Should nuclear weapons be banned?
Nuclear weapons should not be banned, but rather tightly regulated to 'ensure that [they] stay in the hands of countries and not radical groups.' Although controversial, nuclear deterrence strategy is undeniably effective in keeping global peace.
With one of the largest nuclear arsenals, the United States has implied power throughout the world. This strategy is necessary to demonstrate to potential enemies that the US can use nuclear weapons as a defense and will use them if needed.
Nuclear arms are a peacekeeping measure, considering that as long as the US maintains its nuclear capacity, Russia, China, and other countries are less likely to start trouble with 'the US and its allies and partners' for fear of facing ultimate destruction.
One could argue that nuclear deterrence strategy has worked throughout history and over recent decades. Its effectiveness relates to the sheer level of destruction that nuclear weapons can cause. This so-called 'shock and awe' strategy' accompanies a genuine threat that forces leaders to make critical decisions, such as when Japan finally surrendered in World War II.
Yet this powerful leverage does not promote nuclear war, as the power of nuclear weaponry is such a threat that no sane leader would tempt it. Attacking with an atomic weapon results in near annihilation, which no nation could ever survive.
Nuclear weapons and conventional warfare both cause mass genocide – claiming that nuclear is more inhumane suggests that 'conventional strategic bombing' is somehow better.
But aside from the whole issue of warfare, nuclear weapons may also be used in other ways, such as against threats to humanity like a 'major asteroid impact.'
Nuclear weapons should absolutely be banned for ethical, military, economic, political, and environmental reasons.
First of all, nuclear weapons are inherently immoral because they kill everyone within a given blast zone--which can be as big as an entire city without distinguishing between combatants and non-combatants.
From an economic and military standpoint, they're an expensive investment that may never be used. Nuclear weapons reflect outdated nineteenth and twentieth-century models of war and statecraft, where the goal was to kill as many of the enemy as possible. At this time, world opinion is so strongly against nuclear weaponry that it makes no sense to produce or deploy them.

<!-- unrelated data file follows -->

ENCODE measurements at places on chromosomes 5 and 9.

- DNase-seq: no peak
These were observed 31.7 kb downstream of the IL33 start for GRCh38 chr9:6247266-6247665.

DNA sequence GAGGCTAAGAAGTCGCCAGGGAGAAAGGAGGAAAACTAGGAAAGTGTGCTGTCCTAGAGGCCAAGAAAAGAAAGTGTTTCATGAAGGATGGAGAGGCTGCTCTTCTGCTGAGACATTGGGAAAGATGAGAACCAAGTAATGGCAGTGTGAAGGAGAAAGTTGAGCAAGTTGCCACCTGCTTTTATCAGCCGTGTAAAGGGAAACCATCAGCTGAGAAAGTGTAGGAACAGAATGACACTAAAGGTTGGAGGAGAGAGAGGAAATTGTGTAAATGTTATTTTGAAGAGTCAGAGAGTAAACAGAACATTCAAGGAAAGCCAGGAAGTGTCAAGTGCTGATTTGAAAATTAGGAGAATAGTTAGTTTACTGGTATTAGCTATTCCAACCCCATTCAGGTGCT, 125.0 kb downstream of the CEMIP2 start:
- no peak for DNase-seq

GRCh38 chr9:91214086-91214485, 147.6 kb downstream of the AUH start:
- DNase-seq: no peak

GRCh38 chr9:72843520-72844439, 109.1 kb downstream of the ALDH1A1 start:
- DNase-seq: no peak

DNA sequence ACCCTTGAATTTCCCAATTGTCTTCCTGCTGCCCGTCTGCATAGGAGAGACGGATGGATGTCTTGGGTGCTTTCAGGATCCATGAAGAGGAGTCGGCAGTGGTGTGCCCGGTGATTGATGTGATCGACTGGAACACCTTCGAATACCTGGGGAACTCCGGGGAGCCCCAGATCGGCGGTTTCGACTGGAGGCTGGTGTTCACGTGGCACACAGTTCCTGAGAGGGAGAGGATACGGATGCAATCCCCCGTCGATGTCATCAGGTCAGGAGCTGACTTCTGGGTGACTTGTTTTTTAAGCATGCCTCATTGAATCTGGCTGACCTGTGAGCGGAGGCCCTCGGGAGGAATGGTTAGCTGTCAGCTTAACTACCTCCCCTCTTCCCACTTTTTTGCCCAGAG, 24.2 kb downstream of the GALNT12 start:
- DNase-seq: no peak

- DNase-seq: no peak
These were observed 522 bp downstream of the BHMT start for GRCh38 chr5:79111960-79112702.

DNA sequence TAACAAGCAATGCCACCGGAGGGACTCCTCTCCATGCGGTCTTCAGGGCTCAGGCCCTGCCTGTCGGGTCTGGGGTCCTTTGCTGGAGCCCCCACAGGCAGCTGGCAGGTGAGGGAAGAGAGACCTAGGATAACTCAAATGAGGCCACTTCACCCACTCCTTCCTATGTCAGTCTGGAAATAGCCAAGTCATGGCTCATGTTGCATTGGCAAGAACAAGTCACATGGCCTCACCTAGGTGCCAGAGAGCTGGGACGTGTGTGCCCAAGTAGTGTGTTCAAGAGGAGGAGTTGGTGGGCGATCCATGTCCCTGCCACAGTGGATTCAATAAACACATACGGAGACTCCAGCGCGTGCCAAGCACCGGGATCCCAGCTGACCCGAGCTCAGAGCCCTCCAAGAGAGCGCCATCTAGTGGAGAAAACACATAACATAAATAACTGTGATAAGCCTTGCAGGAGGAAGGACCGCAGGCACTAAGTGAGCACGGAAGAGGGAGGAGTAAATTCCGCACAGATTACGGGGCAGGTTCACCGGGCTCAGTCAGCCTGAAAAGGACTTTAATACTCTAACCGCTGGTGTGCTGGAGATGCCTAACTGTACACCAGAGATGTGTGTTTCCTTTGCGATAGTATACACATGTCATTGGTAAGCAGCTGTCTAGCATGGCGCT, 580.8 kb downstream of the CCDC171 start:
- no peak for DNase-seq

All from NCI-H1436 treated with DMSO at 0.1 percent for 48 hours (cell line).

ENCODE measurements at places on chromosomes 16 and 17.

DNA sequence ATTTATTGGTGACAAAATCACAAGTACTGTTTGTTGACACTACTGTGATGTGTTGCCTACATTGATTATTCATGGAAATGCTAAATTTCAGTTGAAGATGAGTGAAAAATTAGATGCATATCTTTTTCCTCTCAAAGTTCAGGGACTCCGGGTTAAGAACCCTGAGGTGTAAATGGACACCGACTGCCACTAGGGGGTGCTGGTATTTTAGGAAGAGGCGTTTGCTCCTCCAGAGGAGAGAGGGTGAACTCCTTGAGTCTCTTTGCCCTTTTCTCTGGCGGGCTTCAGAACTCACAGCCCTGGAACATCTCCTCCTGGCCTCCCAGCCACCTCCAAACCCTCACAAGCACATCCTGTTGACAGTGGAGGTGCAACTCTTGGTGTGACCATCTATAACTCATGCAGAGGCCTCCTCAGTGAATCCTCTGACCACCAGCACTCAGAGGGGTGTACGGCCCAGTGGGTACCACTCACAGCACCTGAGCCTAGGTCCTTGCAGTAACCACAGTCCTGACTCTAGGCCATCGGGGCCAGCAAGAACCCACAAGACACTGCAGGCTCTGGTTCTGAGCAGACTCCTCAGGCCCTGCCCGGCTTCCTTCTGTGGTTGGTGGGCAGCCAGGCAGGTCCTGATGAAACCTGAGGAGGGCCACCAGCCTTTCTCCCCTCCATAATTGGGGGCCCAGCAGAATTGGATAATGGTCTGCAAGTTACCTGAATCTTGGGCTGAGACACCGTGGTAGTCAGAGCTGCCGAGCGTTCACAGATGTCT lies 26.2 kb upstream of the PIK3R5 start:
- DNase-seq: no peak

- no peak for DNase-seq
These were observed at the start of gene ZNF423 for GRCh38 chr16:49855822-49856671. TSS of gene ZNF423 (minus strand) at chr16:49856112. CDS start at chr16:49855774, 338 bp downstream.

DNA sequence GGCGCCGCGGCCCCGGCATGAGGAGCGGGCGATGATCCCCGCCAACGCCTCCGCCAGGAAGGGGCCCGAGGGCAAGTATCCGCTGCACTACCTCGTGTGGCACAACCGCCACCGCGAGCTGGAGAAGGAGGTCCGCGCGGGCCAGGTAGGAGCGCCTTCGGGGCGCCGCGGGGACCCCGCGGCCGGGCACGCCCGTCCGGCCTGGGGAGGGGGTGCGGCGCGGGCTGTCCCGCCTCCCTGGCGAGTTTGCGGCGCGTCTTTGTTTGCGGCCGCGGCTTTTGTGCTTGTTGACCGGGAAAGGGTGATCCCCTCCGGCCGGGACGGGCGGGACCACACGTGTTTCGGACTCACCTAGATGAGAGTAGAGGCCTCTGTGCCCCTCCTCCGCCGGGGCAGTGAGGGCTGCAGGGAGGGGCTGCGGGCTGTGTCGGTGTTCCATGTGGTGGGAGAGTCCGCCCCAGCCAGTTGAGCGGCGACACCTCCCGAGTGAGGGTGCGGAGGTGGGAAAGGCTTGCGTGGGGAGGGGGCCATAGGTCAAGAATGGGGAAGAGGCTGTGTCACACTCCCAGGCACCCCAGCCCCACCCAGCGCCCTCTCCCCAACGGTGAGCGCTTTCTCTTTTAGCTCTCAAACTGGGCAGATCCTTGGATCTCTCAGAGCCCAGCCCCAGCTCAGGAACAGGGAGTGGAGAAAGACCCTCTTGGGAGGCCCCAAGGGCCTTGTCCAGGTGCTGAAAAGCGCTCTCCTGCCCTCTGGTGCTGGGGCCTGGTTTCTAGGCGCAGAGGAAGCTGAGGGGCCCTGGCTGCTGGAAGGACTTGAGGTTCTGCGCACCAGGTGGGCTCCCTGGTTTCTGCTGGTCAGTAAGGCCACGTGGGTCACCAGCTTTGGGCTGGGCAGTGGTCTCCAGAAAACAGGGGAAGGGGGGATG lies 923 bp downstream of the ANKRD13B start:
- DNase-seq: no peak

Further, using nuclear weapons is self-defeating in terms of military strategy. For example, a US nuclear strike on Iran would expose American and allied countries' troops in the region to radiation exposure. In another possible scenario, a nuclear attack by North Korea or Russia on the US would risk retaliation on such a large scale that no serious strategist would consider it.
Nuclear weapons also have a devastating impact on the environment, and the fallout has a global impact. There is no such thing as a limited nuclear exchange because the effects last for decades after use. The radiation passes into the food, air, water, and soil and continues to kill and sicken people, leading to cancers and birth defects, which affect children who were not even born at the time of the war.
Finally, the production and disposal of nuclear weapons is harmful to the environment and human health. Uranium mining, nuclear weapons testing, and radioactive waste disposal impacts mostly vulnerable indigenous populations like Pacific Islanders and Native Americans in the Southwest, making the sanctioning of nuclear arms all the more questionable.
- On July 9, 1955, the Russell-Einstein Manifesto--signed by philosopher Bertrand Russell and physicist Albert Einstein, as well as other prominent thinkers of the day-- was issued in London, and was a call for world leaders to avoid “universal death” by solving international conflicts without the use nuclear weapons.
- As of 2020, only nine countries in the world have nuclear weapons: U.S., United Kingdom, Russia, France, China, India, Pakistan, Israel, and North Korea.
- There are different types of nuclear weapons; those that cause explosions due to nuclear fission (atomic bombs), nuclear fusion (hydrogen bombs), or a combination of both.
- In 2017, the United Nations created the Treaty on the Prohibition of Nuclear Weapons, which effectively called for its member states to prohibit nuclear weapons, ultimately leading to their elimination.
- A recent YouGov poll revealed that 32% of Americans think that the U.S. should retain its nuclear weapons, regardless of what other countries do in light of pressure to eradicate nuclear stores.